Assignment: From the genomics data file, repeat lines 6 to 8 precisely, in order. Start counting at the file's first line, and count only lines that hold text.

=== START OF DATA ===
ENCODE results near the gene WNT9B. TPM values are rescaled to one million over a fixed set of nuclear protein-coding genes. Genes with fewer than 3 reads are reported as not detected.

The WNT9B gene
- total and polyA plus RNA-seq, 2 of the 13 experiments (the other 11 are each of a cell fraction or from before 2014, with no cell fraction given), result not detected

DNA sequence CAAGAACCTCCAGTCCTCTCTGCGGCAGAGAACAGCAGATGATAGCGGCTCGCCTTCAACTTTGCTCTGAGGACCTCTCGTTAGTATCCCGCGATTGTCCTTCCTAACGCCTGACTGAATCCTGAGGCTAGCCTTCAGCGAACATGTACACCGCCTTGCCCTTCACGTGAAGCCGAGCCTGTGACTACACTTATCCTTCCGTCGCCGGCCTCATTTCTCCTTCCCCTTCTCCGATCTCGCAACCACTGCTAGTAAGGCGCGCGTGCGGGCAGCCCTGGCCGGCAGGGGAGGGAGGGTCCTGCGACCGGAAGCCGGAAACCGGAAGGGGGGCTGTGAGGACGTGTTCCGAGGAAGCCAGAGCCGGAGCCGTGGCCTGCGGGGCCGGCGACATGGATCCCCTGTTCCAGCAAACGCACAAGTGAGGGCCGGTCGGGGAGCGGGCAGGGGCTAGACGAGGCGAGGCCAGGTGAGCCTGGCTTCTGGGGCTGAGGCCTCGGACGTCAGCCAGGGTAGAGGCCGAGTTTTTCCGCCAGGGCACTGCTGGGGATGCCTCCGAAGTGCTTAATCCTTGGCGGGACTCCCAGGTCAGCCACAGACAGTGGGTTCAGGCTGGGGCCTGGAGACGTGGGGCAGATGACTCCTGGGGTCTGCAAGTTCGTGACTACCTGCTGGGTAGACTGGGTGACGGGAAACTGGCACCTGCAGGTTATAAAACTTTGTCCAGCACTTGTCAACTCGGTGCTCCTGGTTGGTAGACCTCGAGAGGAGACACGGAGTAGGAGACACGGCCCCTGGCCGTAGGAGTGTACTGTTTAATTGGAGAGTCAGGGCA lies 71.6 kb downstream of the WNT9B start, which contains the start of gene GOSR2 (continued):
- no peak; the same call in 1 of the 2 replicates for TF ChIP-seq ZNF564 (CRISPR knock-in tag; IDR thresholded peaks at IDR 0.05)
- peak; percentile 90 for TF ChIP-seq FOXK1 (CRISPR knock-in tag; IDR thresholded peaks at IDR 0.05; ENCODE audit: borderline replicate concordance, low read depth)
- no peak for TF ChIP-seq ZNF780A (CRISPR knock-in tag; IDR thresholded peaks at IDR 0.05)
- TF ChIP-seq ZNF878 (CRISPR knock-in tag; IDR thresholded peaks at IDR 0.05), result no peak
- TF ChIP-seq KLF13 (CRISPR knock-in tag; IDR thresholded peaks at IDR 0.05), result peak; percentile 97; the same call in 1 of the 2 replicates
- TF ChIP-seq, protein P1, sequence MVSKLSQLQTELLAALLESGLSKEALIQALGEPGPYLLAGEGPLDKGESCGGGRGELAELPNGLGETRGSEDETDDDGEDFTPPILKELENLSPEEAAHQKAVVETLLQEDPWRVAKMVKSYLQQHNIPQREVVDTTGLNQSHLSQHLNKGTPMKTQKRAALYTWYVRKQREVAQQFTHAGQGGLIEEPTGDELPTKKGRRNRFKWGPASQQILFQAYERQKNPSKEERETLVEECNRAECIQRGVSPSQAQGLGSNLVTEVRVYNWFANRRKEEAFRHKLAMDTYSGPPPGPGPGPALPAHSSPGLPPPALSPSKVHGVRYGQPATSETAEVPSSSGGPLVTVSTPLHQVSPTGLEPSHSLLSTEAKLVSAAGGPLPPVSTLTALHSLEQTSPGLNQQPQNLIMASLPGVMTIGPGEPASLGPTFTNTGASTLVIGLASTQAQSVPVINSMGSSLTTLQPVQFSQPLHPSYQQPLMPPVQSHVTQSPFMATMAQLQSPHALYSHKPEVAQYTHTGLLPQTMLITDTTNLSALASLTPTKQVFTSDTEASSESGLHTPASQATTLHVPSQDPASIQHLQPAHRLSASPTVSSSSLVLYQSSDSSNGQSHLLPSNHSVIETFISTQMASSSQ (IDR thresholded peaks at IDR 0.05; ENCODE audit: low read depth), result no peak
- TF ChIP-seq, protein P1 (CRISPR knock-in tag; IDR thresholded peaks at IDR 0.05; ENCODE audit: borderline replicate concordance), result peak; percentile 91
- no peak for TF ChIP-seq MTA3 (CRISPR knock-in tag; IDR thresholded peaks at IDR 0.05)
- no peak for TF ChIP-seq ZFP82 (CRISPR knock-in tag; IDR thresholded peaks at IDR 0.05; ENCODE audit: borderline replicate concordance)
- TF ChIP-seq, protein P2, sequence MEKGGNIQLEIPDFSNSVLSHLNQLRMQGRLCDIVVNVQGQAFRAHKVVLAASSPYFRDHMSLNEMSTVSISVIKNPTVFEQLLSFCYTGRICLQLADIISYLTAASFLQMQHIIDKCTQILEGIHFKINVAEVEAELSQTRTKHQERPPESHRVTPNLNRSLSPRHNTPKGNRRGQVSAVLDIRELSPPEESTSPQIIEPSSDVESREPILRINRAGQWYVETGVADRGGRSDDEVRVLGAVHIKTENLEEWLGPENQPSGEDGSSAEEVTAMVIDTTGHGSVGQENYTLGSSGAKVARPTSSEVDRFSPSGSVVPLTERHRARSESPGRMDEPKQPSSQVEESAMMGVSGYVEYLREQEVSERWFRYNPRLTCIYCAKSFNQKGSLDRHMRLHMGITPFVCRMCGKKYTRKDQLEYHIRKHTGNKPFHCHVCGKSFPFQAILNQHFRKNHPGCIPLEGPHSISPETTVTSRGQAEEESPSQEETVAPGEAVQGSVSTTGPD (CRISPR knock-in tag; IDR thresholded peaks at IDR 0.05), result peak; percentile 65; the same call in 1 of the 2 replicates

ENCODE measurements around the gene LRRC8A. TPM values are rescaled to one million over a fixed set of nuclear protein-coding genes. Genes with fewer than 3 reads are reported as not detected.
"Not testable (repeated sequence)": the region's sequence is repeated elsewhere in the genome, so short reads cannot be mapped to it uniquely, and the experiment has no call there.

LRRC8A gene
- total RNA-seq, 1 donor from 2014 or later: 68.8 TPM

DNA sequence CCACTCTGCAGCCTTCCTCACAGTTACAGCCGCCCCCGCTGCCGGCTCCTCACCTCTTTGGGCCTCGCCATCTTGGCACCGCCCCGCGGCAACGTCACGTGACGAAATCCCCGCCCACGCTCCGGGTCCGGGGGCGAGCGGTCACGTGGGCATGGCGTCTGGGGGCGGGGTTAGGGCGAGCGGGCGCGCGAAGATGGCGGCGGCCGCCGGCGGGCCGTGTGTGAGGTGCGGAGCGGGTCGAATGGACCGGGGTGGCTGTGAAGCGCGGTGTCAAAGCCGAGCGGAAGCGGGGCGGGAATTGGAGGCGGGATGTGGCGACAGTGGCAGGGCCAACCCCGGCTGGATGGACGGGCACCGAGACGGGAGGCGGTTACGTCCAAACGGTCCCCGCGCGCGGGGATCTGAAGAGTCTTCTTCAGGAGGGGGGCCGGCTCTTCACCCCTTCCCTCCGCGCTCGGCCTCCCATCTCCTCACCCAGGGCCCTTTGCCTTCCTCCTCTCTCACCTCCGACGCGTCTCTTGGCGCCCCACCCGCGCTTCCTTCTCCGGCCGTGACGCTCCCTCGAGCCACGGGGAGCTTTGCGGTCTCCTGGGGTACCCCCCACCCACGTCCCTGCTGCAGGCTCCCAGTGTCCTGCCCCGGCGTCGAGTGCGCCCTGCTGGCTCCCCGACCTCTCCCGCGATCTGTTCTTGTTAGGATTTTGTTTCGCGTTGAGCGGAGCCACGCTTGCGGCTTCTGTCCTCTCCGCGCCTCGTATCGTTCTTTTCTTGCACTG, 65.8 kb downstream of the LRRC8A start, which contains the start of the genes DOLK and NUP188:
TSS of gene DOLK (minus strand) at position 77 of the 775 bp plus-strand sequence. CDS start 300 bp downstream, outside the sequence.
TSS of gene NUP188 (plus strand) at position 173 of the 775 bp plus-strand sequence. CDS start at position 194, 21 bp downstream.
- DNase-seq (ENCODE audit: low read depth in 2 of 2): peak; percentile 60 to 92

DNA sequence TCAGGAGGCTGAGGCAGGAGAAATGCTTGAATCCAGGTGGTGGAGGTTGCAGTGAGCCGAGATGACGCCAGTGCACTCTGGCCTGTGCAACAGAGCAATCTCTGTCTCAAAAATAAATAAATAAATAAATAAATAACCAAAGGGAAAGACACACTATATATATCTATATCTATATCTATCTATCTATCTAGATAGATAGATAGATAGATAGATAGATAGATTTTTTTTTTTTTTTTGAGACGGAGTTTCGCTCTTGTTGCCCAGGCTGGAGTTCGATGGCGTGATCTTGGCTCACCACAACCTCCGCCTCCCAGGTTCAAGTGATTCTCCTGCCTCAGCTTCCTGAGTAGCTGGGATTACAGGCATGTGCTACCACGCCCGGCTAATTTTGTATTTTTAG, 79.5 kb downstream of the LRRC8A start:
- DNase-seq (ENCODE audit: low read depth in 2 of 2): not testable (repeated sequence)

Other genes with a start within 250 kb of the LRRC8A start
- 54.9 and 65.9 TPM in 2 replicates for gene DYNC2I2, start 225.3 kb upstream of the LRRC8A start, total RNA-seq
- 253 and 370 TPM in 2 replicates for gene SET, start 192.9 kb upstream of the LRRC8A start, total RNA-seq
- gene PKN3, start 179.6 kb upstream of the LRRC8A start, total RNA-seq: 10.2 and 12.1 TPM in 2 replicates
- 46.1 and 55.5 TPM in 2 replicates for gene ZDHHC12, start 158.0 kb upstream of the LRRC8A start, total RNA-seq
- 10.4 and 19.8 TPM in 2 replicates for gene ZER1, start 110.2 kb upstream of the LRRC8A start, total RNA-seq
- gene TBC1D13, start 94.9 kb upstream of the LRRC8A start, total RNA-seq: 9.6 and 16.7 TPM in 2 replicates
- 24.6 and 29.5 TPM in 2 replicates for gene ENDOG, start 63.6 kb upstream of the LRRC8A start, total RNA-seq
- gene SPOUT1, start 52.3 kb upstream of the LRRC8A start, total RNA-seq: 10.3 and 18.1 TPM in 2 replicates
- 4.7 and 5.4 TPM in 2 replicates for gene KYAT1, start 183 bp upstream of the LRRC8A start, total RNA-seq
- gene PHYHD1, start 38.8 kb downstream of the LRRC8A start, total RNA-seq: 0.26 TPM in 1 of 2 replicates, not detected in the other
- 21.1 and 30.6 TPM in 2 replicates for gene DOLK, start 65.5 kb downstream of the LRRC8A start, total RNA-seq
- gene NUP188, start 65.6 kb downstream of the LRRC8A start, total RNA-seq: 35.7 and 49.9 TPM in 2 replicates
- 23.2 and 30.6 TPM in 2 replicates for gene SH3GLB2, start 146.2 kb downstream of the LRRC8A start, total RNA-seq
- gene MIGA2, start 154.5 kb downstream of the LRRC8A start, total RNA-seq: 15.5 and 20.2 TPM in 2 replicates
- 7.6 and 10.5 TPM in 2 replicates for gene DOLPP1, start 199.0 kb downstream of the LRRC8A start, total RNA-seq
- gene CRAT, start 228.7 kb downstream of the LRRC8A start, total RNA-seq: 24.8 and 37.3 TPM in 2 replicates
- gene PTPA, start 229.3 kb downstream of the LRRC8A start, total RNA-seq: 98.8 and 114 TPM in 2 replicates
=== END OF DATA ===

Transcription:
- peak; percentile 90 for TF ChIP-seq FOXK1 (CRISPR knock-in tag; IDR thresholded peaks at IDR 0.05; ENCODE audit: borderline replicate concordance, low read depth)
- no peak for TF ChIP-seq ZNF780A (CRISPR knock-in tag; IDR thresholded peaks at IDR 0.05)
- TF ChIP-seq ZNF878 (CRISPR knock-in tag; IDR thresholded peaks at IDR 0.05), result no peak